Jonathan Glennie at Poverty Matters blogs one of the Growth Week panels on industrial development and poverty (and afterwards thanks God that economists don’t rule the world).
He especially objects to one conclusion, that: “The marginal farmer in India is helped to stay in agriculture, when this is exactly the person that needs to be encouraged to move to an urban area.”
First, there is the issue of livelihood security. Smallholders rightly see their land as the most important asset they have. Why risk it for a job in the city which could fall through? What would you have to fall back on? Even waged labourers (far more numerous than land owners) might have more security in rural areas, because of the social protection afforded by networks of family and friends (which also exist in cities, but have to be built up).
Then there are the non-financial reasons for people to stay in rural areas. These include:
- cultural aspects (compare decades or centuries of local culture with the offerings of a city slum)
- health advantages (it depends, but some rural areas will have a healthier environment than cities, and that may outweigh the better health services you might expect in urban areas)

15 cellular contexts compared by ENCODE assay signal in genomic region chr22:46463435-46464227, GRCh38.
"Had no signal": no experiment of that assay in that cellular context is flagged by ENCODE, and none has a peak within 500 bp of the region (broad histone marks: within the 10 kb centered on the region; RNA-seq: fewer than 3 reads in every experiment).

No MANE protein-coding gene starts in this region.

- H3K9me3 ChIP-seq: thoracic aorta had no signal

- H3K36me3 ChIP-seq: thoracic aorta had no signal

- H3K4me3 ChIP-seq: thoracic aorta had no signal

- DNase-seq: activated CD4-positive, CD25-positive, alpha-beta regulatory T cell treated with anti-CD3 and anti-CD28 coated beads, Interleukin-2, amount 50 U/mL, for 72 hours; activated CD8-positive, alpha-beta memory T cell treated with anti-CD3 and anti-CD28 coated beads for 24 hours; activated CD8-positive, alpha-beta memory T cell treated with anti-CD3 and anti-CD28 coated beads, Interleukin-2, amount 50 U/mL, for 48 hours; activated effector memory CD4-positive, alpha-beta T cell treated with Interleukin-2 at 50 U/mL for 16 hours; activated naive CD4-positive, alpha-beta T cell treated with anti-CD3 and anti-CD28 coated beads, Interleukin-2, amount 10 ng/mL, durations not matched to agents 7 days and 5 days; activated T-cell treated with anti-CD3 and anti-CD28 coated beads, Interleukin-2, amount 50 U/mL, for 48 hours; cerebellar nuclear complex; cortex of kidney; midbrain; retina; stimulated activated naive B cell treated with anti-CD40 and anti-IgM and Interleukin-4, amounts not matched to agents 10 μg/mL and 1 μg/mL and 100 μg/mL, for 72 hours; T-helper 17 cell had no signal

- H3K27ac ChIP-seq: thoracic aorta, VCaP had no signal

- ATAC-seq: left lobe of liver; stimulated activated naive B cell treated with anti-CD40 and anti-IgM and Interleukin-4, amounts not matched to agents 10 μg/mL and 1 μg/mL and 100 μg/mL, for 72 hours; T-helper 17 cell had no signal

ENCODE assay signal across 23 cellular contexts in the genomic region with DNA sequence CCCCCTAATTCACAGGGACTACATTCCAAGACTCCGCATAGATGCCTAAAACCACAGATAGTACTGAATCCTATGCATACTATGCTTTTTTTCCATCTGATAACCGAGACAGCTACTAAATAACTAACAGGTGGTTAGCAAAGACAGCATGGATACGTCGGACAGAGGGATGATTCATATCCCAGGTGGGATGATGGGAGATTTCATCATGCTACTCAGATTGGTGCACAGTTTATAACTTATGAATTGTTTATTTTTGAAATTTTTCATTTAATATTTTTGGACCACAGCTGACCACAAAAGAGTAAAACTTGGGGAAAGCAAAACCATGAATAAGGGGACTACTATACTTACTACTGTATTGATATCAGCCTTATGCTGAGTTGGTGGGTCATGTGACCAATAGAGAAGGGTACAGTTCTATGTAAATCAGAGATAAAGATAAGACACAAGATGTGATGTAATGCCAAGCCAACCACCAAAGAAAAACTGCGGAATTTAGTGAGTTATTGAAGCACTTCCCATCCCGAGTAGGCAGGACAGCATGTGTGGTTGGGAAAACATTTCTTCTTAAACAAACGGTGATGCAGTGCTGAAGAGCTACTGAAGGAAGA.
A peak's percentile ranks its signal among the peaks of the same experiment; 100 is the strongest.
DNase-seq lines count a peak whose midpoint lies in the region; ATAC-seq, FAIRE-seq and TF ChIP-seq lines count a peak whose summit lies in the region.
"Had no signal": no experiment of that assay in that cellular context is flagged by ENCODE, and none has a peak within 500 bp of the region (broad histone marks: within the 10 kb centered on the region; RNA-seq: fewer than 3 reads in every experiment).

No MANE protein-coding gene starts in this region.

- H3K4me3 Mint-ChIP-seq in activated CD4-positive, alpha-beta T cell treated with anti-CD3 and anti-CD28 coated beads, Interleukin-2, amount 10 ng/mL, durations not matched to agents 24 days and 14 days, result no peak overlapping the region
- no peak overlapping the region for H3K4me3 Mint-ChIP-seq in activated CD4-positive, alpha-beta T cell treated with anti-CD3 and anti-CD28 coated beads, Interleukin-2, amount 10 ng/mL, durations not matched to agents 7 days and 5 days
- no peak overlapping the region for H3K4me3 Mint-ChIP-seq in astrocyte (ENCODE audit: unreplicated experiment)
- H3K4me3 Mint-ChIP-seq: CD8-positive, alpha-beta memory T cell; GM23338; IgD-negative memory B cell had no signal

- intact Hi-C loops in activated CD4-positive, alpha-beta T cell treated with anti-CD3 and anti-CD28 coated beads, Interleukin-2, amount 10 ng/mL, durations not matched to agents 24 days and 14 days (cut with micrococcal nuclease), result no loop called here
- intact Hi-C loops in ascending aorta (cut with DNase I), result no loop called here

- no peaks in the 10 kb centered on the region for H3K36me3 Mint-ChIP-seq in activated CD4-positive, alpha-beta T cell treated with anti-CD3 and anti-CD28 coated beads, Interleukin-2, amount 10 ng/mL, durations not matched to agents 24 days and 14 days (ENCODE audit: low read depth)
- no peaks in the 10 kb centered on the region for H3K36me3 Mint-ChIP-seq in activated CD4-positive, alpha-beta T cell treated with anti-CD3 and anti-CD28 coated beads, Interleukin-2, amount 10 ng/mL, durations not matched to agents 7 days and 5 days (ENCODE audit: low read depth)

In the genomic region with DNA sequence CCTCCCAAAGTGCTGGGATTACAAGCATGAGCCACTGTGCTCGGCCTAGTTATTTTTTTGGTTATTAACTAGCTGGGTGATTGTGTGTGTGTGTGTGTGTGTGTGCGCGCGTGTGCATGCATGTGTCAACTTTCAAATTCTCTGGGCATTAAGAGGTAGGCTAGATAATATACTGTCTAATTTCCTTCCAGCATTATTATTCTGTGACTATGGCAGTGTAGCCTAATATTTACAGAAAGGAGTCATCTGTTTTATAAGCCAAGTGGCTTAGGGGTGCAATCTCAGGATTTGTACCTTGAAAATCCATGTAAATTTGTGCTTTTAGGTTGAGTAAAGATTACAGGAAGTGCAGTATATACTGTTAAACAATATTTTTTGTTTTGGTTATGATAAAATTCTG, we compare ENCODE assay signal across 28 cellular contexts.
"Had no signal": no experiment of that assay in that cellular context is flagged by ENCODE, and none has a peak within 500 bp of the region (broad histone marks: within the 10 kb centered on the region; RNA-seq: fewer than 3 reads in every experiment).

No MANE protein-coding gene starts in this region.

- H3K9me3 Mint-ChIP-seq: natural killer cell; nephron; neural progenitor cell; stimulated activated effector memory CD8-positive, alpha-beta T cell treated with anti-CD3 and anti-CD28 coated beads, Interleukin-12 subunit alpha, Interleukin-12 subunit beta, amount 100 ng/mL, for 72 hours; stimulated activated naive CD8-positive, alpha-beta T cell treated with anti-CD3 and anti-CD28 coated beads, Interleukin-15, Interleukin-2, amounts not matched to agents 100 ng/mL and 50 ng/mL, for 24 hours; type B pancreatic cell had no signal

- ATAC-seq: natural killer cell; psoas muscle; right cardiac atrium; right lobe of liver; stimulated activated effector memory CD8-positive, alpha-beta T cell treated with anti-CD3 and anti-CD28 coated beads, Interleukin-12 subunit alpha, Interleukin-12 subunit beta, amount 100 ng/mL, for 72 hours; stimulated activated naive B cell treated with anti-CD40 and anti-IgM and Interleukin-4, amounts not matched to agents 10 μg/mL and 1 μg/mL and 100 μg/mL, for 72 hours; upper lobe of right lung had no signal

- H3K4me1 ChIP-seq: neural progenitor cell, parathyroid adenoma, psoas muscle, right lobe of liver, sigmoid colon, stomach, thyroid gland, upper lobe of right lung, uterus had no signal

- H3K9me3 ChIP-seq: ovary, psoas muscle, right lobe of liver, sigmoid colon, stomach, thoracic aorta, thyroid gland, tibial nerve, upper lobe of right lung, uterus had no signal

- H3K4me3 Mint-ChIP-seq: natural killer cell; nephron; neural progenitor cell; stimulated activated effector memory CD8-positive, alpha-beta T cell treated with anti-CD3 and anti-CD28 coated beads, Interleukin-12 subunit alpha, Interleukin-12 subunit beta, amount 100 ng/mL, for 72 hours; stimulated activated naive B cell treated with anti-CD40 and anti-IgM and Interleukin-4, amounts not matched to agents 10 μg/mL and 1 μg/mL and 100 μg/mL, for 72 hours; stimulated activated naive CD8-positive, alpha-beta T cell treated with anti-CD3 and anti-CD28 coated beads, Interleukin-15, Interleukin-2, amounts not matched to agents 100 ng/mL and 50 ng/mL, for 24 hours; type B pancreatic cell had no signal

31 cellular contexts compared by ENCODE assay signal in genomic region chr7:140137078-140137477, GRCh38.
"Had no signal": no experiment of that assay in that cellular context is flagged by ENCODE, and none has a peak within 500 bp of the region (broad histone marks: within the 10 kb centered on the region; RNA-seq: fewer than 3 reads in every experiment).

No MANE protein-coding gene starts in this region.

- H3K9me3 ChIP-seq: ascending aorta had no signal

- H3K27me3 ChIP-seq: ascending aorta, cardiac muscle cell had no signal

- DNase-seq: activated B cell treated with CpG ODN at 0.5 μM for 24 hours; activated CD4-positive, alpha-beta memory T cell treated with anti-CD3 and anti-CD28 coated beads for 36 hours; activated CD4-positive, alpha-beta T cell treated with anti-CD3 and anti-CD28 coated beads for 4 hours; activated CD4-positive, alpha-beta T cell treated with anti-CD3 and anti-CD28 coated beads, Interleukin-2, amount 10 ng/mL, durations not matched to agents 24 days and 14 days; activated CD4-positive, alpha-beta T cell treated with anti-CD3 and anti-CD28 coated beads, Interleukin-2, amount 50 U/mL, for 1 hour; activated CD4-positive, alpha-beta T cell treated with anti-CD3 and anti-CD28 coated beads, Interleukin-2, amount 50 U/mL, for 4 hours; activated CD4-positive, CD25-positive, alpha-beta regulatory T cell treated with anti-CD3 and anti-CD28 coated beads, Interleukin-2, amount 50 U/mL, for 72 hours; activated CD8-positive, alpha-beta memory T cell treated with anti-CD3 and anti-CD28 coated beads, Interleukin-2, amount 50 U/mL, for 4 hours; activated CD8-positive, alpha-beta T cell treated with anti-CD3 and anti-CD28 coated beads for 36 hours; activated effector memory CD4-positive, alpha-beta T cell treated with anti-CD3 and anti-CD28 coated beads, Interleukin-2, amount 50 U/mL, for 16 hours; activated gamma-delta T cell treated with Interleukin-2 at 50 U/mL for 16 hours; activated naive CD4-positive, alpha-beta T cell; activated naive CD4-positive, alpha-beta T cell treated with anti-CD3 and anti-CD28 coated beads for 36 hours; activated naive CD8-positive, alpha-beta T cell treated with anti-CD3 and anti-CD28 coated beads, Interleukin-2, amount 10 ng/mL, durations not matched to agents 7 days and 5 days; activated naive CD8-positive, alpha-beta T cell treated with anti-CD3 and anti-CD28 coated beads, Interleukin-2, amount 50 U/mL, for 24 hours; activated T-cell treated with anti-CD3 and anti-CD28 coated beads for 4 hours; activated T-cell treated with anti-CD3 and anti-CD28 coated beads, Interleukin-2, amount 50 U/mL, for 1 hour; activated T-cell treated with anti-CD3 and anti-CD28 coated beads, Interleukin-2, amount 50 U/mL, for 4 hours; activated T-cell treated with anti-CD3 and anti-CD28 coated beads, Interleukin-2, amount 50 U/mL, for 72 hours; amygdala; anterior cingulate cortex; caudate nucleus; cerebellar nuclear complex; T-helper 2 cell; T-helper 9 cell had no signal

- political franchise (“voice” and organisation tend to be stronger when associated with place).
Jonathan is right to think about well being from a wider perspective. But is his rural bias right?
One mistake people make is to equate “urbanization” with moving to the capital or a slum. Large towns and cities are urban centers, where much of a nation’s industrial production takes place. This kind of urbanization is the kind poor governments ought to stop discouraging.
But what about the migration to large cities?
Urban Westerners have a curiously romantic view of rural life. Here’s an alternative view:
- real rural incomes are often risker and lower than urban ones;
- even if services are cheaper to deliver in rural areas (that’s the first I’ve heard that claim), access to schools and clinics differs: would you rather a school that is .5 or 5 miles away?
- political voice, in Africa at least, has historically come from cities and towns not rural areas; and
- women’s emancipation seldom starts in the countryside; for half the population, centuries of local culture can mean second-class citizenship.
There are many attractions to urban life, and the level of wages is not necessarily the first of them. I know which world I’d rather live in (maybe even if run by economists).